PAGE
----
BeautyStyleStyle around the World

Style around the World: it’s up to you New York

Vogue_Girl_March_2012New York. New York. So good they named it twice. So fashionable that it’s the city that always hosts the first Fashion Week of the season. While London is heralded for its creativity, Paris for its classic brands and Milan for its glamour, it’s New York where the business of fashion really takes precedence. It’s where the likes of Marc Jacobs, Victoria Beckham and Diane von Furstenberg show off their hard work and where the big guns of the Fashion World such as Anna Wintour and Grace Coddington rub their immaculately-clad shoulders with the celebrities du jour on the Front Row. And so, to herald the start of the new season and the fact that New York Fashion Week is in mid-swing, we decided to delve a little deeper into the Big Apple’s style. Which is why we turned to Kimberly Bernhardt, an ex-pat Brit who has made both New York her home and the city’s super-groomed style her own. Kimberly who works in Public Relations and has a brilliantly curated Pinterest board (take a look and steal her style) lives in Brooklyn, works in Manhattan and after 10 years in the Big Apple knows all there is to know about how New Yorkers dress…You a an also follow Kimberly on twitter @BritMummyNYC

Our woman in New York, Kimberly Bernhardt

Our woman in New York, Kimberly Bernhardt

Why did you move to New York?

After five fantastic years in London, I was at a stage in my life where I was ready for the next adventure.  I only anticipated living in New York for a couple of fun years but the moment I arrived, I knew that I would never leave.  Ten years later, I have a husband and two daughters (6yrs and 2yrs) and couldn’t be happier.

Where do you live in the city?

I spent years living in Manhattan (Chelsea and the West Village) and then moved to Dumbo, Brooklyn (just over the Brooklyn Bridge), which we all love.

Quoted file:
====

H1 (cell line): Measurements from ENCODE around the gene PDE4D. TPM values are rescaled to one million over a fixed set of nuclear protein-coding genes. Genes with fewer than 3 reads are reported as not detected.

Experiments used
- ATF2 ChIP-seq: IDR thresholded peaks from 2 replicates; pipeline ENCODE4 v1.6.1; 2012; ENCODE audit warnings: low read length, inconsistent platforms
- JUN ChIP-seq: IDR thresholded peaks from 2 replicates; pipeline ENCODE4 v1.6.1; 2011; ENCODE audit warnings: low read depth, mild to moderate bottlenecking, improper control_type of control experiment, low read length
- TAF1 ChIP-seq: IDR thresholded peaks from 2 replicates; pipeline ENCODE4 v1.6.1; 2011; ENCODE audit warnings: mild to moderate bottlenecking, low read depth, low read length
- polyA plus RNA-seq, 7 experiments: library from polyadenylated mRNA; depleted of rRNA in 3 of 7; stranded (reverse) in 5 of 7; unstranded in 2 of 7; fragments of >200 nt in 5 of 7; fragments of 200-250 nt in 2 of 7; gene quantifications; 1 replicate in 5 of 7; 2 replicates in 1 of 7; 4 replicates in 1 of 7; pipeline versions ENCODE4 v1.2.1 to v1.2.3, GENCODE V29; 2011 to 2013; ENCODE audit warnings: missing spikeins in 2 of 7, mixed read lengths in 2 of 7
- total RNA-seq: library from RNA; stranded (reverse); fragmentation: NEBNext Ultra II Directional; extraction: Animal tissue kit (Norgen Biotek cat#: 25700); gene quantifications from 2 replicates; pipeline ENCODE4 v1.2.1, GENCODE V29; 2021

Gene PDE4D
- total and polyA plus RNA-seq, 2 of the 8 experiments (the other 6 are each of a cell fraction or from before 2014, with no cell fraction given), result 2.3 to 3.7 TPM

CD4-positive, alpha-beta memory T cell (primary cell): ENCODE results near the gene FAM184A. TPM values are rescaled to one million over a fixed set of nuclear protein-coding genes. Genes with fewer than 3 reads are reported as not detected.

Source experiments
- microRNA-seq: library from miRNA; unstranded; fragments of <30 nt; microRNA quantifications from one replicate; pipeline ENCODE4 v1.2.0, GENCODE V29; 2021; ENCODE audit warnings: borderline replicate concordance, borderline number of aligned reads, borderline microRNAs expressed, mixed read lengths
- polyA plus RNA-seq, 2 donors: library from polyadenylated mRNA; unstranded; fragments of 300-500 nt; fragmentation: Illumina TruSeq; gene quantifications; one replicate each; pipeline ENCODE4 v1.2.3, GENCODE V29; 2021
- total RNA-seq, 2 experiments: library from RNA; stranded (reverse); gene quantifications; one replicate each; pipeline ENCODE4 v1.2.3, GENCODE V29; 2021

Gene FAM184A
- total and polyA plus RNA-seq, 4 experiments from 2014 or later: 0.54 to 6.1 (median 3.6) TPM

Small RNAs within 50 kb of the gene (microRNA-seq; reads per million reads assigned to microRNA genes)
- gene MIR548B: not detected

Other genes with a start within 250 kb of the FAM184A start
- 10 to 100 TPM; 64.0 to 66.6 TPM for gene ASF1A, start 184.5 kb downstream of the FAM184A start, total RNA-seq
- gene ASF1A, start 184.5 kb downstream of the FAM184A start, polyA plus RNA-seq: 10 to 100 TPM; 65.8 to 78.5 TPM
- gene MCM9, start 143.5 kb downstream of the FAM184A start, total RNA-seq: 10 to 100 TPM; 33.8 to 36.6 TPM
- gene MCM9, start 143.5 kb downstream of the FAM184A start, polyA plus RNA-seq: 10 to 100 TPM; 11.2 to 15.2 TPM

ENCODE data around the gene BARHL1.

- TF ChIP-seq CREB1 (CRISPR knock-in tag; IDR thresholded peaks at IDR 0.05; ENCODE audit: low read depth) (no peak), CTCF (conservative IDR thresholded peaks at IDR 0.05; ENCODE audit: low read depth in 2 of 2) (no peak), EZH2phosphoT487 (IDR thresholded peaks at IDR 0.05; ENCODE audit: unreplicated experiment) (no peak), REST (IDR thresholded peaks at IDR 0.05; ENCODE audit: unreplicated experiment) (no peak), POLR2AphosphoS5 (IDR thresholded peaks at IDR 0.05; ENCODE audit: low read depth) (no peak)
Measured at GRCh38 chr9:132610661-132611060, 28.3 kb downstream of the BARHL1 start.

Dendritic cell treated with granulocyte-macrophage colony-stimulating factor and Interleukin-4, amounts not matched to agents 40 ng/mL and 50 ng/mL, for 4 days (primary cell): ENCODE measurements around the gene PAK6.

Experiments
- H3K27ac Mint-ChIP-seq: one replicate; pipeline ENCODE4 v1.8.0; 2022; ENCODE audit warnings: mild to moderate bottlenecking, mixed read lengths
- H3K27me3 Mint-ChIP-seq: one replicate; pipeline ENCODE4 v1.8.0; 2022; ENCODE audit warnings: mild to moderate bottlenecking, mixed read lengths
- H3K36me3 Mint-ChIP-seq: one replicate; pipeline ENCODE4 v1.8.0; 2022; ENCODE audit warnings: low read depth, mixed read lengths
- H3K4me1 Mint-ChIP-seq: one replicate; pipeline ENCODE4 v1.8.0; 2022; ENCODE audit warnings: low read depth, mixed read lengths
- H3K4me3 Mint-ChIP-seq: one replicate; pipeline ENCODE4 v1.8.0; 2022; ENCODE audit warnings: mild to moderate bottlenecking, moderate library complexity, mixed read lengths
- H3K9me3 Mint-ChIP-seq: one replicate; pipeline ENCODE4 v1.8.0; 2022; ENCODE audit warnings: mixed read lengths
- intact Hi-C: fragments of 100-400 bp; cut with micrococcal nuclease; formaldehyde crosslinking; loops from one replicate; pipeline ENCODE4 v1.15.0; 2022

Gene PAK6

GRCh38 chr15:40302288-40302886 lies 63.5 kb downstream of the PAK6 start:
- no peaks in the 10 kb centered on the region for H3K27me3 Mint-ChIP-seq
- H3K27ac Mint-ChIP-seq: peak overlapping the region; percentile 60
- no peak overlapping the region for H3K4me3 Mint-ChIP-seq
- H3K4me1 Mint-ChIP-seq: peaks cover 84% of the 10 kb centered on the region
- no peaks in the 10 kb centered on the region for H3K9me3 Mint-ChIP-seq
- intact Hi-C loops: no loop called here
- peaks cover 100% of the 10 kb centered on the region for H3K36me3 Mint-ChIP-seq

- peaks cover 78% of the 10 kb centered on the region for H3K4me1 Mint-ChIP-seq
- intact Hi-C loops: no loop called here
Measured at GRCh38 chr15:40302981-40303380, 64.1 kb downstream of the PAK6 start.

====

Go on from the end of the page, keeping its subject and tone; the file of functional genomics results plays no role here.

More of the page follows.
How would you describe New York style?

Chic. Structured. Polished.  All black attire.

What differences have you noticed between the ways New Yorkers and British women dress?

British women are far more creative when it comes to celebrating their personal style.  In London, women embrace being rebellious and are experimental when it comes to mixing prints, colours and accessories.  In New York, women tend to be more elegant and more polished than their counterparts across the pond.  Where London style is more pervasive (think a vintage plaid coat, skinny jeans, Converse and your grandmother’s broach), Manhattanites carefully pick tailored pieces and choose more muted tones (black, black and more black).

Black dresses. In style in New York, like, forever (Gramercy Park, 1959)

Black dresses. In style in New York, like, forever (Gramercy Park, 1959)

Does style change from neighbourhood to neighbourhood as it does in London?

Style does naturally change from neighbourhood to neighbourhood.  There is a stark difference between the Upper East Side to downtown and then even to Brooklyn.  Upper East Siders are known for their incredibly classic and elegant designer duds.  I love nothing more than people watching on the Upper East Side.  There’s something very charming about seeing elderly women lunching while dressed head to toe in Chanel and wearing big black sunglasses.  I aspire to be them one day.  The downtown ladies tend to be more trend driven whilst maintaining the New York look, which is more groomed overall.  I love the hipsters in Williamsburg and Bushwick who are more disheveled (hello strategic holes in jeans and bushy beard), but it’s all part of a style that is no less polished or thoughtful.

Do you think that (in general) New Yorkers are led by trends or do they tend to have a distinct look?

New Yorkers will embrace trends from the pages of Vogue but apply them in a more classic, understated way, which is distinct to New York.  Londoners tend to shop the high street every season and aren’t afraid to wear all of the latest trends.  Sometimes even all at once.  I can always spot a Londoner in New York before they even open their mouths.

Has your style changed since living in NY?

Absolutely.  My style has evolved tremendously over the past decade, which is part maturing from my twenties to my thirties but living in New York has played a tremendous influence too.

What do you think is lacking when it comes to style/fashion in NY?

When I return to London, I am always astounded by the risk-taking when it comes to fashion.  While I personally love the New York look, it would behoove us all to take the odd chance from time to time.  To be honest, wearing bright colors would be a good start for me personally.

Is there more pressure to look good in NY than in London?

I feel there is more pressure in New York.  Women here get dressed up for dinner on a weeknight, which I personally enjoy or even to go to the cinema with friends.

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What would you wear on a typical night out? 

A black dress, spiky heels and a clutch.  My husband laughs because I have a hundred different takes on the LBD and just as many on the heels but I can’t stop buying them.  They’re an obsession.

What would you wear on a relaxed Saturday?